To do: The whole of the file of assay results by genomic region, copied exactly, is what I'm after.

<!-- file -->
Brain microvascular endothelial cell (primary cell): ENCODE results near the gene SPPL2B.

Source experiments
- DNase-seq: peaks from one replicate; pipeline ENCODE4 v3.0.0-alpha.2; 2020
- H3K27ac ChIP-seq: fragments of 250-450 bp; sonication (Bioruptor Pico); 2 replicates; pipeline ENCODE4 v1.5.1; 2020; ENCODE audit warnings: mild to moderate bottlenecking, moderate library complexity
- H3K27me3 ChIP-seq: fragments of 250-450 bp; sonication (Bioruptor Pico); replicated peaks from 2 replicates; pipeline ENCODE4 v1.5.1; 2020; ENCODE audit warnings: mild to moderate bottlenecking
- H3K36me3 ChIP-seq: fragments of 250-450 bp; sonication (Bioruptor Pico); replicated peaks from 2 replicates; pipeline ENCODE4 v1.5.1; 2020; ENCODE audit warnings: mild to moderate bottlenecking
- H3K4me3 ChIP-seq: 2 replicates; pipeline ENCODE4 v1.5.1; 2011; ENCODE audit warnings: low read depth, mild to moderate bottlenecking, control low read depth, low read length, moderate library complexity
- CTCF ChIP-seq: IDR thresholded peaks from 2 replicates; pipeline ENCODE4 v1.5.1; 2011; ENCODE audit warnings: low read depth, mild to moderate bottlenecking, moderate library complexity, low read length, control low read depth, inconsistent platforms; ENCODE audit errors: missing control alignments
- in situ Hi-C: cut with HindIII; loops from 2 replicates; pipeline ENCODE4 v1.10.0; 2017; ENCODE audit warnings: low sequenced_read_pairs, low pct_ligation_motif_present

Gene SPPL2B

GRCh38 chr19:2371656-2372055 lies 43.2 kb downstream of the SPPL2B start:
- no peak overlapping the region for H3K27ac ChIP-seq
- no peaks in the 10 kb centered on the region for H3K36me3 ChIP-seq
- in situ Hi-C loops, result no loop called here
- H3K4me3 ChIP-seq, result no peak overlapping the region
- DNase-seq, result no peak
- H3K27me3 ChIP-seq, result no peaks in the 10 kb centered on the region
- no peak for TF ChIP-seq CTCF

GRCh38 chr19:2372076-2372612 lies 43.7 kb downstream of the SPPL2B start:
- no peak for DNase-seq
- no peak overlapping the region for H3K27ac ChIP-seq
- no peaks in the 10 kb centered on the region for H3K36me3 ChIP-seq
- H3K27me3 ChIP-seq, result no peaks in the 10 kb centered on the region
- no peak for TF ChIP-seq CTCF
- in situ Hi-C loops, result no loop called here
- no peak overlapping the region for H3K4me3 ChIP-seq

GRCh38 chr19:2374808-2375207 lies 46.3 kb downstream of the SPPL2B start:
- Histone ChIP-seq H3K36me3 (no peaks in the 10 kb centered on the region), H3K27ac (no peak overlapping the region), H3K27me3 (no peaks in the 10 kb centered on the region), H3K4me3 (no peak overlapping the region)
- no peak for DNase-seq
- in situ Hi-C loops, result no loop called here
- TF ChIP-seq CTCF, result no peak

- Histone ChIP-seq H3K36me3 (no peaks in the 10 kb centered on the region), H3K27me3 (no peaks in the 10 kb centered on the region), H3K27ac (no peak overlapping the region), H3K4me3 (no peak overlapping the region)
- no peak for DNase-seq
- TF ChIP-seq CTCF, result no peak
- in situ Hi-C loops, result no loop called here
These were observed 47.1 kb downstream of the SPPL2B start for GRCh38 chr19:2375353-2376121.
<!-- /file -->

Brain microvascular endothelial cell (primary cell): ENCODE results near the gene SPPL2B.

Source experiments
- DNase-seq: peaks from one replicate; pipeline ENCODE4 v3.0.0-alpha.2; 2020
- H3K27ac ChIP-seq: fragments of 250-450 bp; sonication (Bioruptor Pico); 2 replicates; pipeline ENCODE4 v1.5.1; 2020; ENCODE audit warnings: mild to moderate bottlenecking, moderate library complexity
- H3K27me3 ChIP-seq: fragments of 250-450 bp; sonication (Bioruptor Pico); replicated peaks from 2 replicates; pipeline ENCODE4 v1.5.1; 2020; ENCODE audit warnings: mild to moderate bottlenecking
- H3K36me3 ChIP-seq: fragments of 250-450 bp; sonication (Bioruptor Pico); replicated peaks from 2 replicates; pipeline ENCODE4 v1.5.1; 2020; ENCODE audit warnings: mild to moderate bottlenecking
- H3K4me3 ChIP-seq: 2 replicates; pipeline ENCODE4 v1.5.1; 2011; ENCODE audit warnings: low read depth, mild to moderate bottlenecking, control low read depth, low read length, moderate library complexity
- CTCF ChIP-seq: IDR thresholded peaks from 2 replicates; pipeline ENCODE4 v1.5.1; 2011; ENCODE audit warnings: low read depth, mild to moderate bottlenecking, moderate library complexity, low read length, control low read depth, inconsistent platforms; ENCODE audit errors: missing control alignments
- in situ Hi-C: cut with HindIII; loops from 2 replicates; pipeline ENCODE4 v1.10.0; 2017; ENCODE audit warnings: low sequenced_read_pairs, low pct_ligation_motif_present

Gene SPPL2B

GRCh38 chr19:2371656-2372055 lies 43.2 kb downstream of the SPPL2B start:
- no peak overlapping the region for H3K27ac ChIP-seq
- no peaks in the 10 kb centered on the region for H3K36me3 ChIP-seq
- in situ Hi-C loops, result no loop called here
- H3K4me3 ChIP-seq, result no peak overlapping the region
- DNase-seq, result no peak
- H3K27me3 ChIP-seq, result no peaks in the 10 kb centered on the region
- no peak for TF ChIP-seq CTCF

GRCh38 chr19:2372076-2372612 lies 43.7 kb downstream of the SPPL2B start:
- no peak for DNase-seq
- no peak overlapping the region for H3K27ac ChIP-seq
- no peaks in the 10 kb centered on the region for H3K36me3 ChIP-seq
- H3K27me3 ChIP-seq, result no peaks in the 10 kb centered on the region
- no peak for TF ChIP-seq CTCF
- in situ Hi-C loops, result no loop called here
- no peak overlapping the region for H3K4me3 ChIP-seq

GRCh38 chr19:2374808-2375207 lies 46.3 kb downstream of the SPPL2B start:
- Histone ChIP-seq H3K36me3 (no peaks in the 10 kb centered on the region), H3K27ac (no peak overlapping the region), H3K27me3 (no peaks in the 10 kb centered on the region), H3K4me3 (no peak overlapping the region)
- no peak for DNase-seq
- in situ Hi-C loops, result no loop called here
- TF ChIP-seq CTCF, result no peak

- Histone ChIP-seq H3K36me3 (no peaks in the 10 kb centered on the region), H3K27me3 (no peaks in the 10 kb centered on the region), H3K27ac (no peak overlapping the region), H3K4me3 (no peak overlapping the region)
- no peak for DNase-seq
- TF ChIP-seq CTCF, result no peak
- in situ Hi-C loops, result no loop called here
These were observed 47.1 kb downstream of the SPPL2B start for GRCh38 chr19:2375353-2376121.